On occasion, Christie's has a direct financial int… Read more Property from the Collection of Howard and Patricia Farber

(B. 1957)
Great Criticism Series - Swatch
signed in Chinese; signed 'Wang Guang yi' in Pinyin; dated '2005' (on the reverse)
oil on canvas
120.5 x 149.5 cm. (47 1/3 x 58 7/8 in.)
Painted in 2005
Acquired directly from the artist by the present owner
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Lot Essay

In commenting on the artistic development of Wang's works, the art critic Lu Peng stated, that the Mao image represented the artist's desire to express the eternal, high value of mankind through art, and his wariness towards the transient ills of fashion. At the same time, Lu noted that "when the symbols of such rationality are exercised to its extremes, they somehow transform into stale and stagnant objects, and artists will have to return to figurative pictures," and that this is the vein that runs throughout Wang's Frozen Northern Wasteland Series, Neo-Classicism Series to the Rationality Series to Mao, which finally culminated in a logical conclusion with the Great Criticism Series in the 1990s.

Wang's later paintings belonging to the category of Chinese contemporary art termed "Political Pop", uniquely combines the ideological powered Communist propaganda from the Cultural Revolution with the seductive allure of Western advertising, resulting in a style reminiscent of American Pop. In Great Criticism Series - Swatch (Lot 1030), the dramatic pose of the Revolutionary figures, the high contrast, garish palette, and that composition that is starkly labeled with the logo of a commercial enterprise, all construct an image of shrewd sarcasm with the placement of "No" in black and white. In a similar manner that Robert Rauschenberg rearranged combinations of readily-found images (Fig. 1), the series are a successful culmination of the primary tools in Wang's visual vocabulary that is based on appropriation and juxtapositions of recognizable symbols of forms, placed in dynamics and unexpected new relationships that feed new meanings and expressions. Through dissociating the images from their historical context in a comical way, the ideas they symbolize mutate into critiques and are erased by the new language they are expressed in. The result is an image of displaced propagandists trapped in the cult of Pop Art (Fig. 2), shouting slogans that are at odds with their identity, roots and purpose. Wang elicits a paradoxical pictorial idiom that is not only a satirical protest, but also a vision of connecting polarity between the ideological worlds and the real world.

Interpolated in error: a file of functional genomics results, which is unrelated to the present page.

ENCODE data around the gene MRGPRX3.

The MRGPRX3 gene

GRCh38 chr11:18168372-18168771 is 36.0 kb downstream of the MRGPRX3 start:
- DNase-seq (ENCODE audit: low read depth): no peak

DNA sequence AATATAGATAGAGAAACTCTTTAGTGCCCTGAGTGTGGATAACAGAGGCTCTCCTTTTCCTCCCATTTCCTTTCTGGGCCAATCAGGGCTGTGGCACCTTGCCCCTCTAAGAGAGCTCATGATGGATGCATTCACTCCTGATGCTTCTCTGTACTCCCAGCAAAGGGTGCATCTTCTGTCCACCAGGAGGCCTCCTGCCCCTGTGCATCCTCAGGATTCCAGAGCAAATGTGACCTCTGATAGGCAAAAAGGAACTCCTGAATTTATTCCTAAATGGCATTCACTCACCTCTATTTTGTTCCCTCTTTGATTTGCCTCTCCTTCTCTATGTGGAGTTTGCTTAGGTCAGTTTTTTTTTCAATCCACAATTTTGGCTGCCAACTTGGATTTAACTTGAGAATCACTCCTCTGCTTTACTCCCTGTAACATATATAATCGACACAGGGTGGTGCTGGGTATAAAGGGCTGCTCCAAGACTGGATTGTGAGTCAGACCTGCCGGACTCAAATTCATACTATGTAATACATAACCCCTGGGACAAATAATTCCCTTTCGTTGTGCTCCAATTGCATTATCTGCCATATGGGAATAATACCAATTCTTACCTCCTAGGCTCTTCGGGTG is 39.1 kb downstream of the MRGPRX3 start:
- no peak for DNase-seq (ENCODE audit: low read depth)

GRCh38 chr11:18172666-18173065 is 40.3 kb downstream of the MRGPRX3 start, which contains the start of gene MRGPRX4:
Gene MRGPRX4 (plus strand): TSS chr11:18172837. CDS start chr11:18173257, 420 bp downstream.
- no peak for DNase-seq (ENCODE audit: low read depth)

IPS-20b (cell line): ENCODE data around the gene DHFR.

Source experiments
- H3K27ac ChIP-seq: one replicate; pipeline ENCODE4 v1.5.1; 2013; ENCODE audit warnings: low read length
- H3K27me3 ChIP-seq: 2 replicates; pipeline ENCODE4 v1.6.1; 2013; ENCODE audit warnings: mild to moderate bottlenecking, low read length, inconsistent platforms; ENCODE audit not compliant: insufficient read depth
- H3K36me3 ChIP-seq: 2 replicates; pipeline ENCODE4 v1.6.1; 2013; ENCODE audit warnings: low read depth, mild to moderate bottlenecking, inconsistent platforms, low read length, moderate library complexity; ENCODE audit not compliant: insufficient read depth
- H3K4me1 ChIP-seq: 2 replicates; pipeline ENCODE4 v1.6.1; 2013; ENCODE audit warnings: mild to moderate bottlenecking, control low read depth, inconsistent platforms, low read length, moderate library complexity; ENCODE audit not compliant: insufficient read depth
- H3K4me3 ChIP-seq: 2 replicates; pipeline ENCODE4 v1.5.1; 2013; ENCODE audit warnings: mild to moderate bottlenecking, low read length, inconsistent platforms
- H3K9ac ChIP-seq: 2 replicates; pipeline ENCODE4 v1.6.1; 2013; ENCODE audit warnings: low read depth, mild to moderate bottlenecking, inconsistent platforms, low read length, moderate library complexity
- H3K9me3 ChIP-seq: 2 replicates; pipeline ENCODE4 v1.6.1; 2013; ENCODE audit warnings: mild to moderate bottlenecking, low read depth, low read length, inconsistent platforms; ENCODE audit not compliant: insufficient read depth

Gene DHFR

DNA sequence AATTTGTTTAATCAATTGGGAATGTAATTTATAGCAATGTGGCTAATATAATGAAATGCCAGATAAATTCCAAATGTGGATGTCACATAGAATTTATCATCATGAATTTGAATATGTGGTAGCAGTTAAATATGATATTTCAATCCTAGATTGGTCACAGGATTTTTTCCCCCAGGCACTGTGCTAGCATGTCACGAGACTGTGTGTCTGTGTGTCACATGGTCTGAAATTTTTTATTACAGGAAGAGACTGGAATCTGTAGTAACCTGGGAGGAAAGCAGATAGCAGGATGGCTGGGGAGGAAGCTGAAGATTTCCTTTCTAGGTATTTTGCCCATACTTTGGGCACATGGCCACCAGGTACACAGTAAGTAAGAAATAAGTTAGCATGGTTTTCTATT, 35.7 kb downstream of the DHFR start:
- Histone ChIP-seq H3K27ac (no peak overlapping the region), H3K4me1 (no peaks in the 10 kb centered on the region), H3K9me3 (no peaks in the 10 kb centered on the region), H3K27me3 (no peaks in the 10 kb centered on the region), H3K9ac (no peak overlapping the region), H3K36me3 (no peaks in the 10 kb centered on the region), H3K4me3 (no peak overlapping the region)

He exploits the visual of propaganda posters and strings multifarious critiques with it, demonstrating his acute awareness of the political power of images in art and culture throughout history (Fig. 3) and their ability to naturalize or upset ideological positions. Ultimately, the series not only laments the ironic failure of political ideology and idealism in contemporary society inundated by consumerism, it also asserts that our visual culture is founded on the power of images that manipulate and interpolate our ideological affiliations. Through the series, Wang is committed to questioning the reality and contemporary consumer society, the relationship between politics and art, and posits him as a leader of the avant-garde.

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